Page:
Forget building a toy car. Why not build the real thing with the OSVehicle?
One company has decided to create a fully-working car that you could build in less than an hour. Assuming, of course, you had the patience, inclination and enough money to buy the kit. Say hello to Tabby.
Tabby has been dubbed an ‘Ikea car’ because it can be assembled by hand in a garage like one giant, expensive Meccano kit. Except unlike an Ikea flat pack, you can drive Tabby and all of the blueprints needed to build it are available free online, which is known as open source.
Part of being an open-source project means everyone has access to ‘Tabby’, which is OSVehicle’s first creation, and can contribute to its design. If somebody comes up with a part that improves the ride quality, for instance, fellow Tabby builders can benefit from its implementation by using the blueprint to build it for themselves.
The standard Tabby kit is mainly for educational and business purposes, but a combination of the IHE (Integrated Hybrid Engine) and the ‘Urban Tabby’ kit means you could, in theory, drive it on the road, thanks to the addition of bodywork that makes it road legal.
Tabby can be equipped with a three different engines: 10kWh Economic, 12kWh Base and 15kWh Performance. Each one uses a 125cc ‘endothermic engine’ and an electric engine to provide speeds up to 56mph. OSVehicle says the fuel consumption is “very low”, in part thanks to Stop/Start technology.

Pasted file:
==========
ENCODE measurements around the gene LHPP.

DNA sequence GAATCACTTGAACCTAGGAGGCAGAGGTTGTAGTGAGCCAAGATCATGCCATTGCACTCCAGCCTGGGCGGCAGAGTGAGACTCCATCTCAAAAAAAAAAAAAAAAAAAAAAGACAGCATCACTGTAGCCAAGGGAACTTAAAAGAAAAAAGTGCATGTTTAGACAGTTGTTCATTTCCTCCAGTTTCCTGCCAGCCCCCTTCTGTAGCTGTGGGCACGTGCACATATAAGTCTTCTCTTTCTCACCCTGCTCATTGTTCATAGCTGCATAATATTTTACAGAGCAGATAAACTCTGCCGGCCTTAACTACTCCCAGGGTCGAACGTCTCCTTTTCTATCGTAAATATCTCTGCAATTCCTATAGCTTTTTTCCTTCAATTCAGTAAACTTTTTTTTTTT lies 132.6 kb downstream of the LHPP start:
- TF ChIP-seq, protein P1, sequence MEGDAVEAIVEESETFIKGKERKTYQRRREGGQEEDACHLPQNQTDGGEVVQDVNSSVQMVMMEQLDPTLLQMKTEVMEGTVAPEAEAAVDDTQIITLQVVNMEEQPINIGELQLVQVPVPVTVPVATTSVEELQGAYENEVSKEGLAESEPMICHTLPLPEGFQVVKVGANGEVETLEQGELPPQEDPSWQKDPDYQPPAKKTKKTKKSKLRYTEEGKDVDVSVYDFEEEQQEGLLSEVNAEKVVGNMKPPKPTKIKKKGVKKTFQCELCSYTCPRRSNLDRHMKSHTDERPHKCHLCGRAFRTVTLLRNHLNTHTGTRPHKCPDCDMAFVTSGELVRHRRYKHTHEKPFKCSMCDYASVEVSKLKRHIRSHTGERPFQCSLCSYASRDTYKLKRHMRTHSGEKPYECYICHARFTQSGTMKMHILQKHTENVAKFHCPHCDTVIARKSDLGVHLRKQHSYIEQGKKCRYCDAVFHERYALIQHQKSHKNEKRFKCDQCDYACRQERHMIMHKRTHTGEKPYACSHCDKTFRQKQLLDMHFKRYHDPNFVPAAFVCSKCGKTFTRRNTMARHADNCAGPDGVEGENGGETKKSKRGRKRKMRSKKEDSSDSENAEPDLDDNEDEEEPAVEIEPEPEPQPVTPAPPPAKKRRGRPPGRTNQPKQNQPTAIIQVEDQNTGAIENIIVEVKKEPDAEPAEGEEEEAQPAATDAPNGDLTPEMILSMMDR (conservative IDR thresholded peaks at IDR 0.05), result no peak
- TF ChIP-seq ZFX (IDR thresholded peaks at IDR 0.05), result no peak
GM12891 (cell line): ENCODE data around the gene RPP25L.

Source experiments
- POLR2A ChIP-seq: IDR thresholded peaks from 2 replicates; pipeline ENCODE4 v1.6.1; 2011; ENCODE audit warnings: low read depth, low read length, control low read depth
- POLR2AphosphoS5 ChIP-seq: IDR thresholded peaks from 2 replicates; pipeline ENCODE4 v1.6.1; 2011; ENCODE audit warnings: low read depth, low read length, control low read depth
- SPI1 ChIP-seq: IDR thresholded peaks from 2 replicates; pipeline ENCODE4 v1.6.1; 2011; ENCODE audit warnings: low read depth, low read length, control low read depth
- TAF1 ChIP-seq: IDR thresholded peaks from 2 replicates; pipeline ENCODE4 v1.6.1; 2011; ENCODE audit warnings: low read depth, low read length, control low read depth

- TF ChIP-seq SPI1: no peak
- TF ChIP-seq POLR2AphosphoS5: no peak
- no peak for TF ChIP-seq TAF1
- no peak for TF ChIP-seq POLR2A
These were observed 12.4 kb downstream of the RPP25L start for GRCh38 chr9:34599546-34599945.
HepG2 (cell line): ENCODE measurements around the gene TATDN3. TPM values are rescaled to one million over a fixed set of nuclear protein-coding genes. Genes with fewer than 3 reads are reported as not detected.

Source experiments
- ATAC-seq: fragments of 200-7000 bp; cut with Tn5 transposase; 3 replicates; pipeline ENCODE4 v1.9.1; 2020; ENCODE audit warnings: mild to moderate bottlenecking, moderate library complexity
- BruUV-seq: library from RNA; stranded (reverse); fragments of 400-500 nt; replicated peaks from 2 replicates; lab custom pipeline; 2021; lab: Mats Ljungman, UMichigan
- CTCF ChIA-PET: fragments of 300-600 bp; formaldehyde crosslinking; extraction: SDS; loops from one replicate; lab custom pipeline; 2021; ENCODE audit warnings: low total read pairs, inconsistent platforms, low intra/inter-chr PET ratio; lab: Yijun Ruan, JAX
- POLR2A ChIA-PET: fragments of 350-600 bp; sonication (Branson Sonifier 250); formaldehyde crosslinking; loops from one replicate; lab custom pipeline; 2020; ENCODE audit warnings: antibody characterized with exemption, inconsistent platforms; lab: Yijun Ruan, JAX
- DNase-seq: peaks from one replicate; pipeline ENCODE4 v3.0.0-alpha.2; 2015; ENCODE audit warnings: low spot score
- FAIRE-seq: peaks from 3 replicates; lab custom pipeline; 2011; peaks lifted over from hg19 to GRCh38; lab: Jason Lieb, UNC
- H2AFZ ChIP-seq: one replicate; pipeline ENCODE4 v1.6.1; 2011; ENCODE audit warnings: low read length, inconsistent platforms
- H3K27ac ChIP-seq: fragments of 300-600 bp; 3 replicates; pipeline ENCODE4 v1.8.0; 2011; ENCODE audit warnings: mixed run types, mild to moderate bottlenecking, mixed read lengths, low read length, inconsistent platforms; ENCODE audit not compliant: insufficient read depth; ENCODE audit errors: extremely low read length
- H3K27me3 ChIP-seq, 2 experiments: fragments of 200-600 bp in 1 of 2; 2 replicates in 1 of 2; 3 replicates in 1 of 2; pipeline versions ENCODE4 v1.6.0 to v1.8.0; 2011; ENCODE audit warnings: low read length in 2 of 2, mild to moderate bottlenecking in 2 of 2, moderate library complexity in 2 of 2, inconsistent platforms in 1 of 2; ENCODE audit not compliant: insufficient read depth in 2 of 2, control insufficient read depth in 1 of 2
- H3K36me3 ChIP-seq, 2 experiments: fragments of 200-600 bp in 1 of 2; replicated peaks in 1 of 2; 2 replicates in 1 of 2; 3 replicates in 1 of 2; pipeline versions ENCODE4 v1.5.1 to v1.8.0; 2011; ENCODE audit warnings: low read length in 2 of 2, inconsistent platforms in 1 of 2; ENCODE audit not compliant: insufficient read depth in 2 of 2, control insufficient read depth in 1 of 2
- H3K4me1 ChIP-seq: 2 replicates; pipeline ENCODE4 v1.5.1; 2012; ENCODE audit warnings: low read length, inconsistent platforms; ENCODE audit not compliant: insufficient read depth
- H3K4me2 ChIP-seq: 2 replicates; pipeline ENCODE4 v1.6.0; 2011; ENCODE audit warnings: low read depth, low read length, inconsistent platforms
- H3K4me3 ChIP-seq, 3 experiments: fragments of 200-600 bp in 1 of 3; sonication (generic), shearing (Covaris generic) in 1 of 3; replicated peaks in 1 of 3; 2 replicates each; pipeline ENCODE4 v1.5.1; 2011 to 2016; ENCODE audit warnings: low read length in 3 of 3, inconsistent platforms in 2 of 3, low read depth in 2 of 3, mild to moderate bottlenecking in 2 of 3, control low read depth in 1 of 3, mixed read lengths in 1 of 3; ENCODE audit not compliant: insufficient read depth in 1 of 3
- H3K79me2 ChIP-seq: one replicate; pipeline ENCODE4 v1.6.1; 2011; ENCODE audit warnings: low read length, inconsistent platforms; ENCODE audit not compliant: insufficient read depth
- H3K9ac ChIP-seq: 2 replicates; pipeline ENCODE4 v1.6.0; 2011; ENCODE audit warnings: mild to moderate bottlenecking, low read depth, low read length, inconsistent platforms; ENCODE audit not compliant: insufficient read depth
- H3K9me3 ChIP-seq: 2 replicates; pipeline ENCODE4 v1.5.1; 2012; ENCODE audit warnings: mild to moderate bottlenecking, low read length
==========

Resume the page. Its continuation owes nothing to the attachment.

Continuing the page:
OSVehicle – short for open-source vehicle – was founded by Francisco Liu, a man with a vision to “change the way vehicles are created”. The idea is that, rather than rely on a car manufacturer to build a car, you can download the necessary blueprints free of charge and build it yourself.
The Tabby chassis can be pre-ordered in a two or four-seat flavour for €1,990 (£1,652) and €2090 (£1,735), respectively. The kit excludes the electric engine (€1,520) and battery pack (€698). You will also need to buy seats (€80) and wheels (€338). An option to add an engine will be available in spring 2014.
All you have to do is buy all the bits, download the blueprints (instructions) from the website and off you go.
Flat-pack cars have been around the while in the form of kit cars, Caterhams and equivalents but building them requires a relatively high level of mechanical understanding, garage space and deep pockets.
Scroll on down to see Tabby being built in 41 minutes.
OSVehicle Tabby assembly video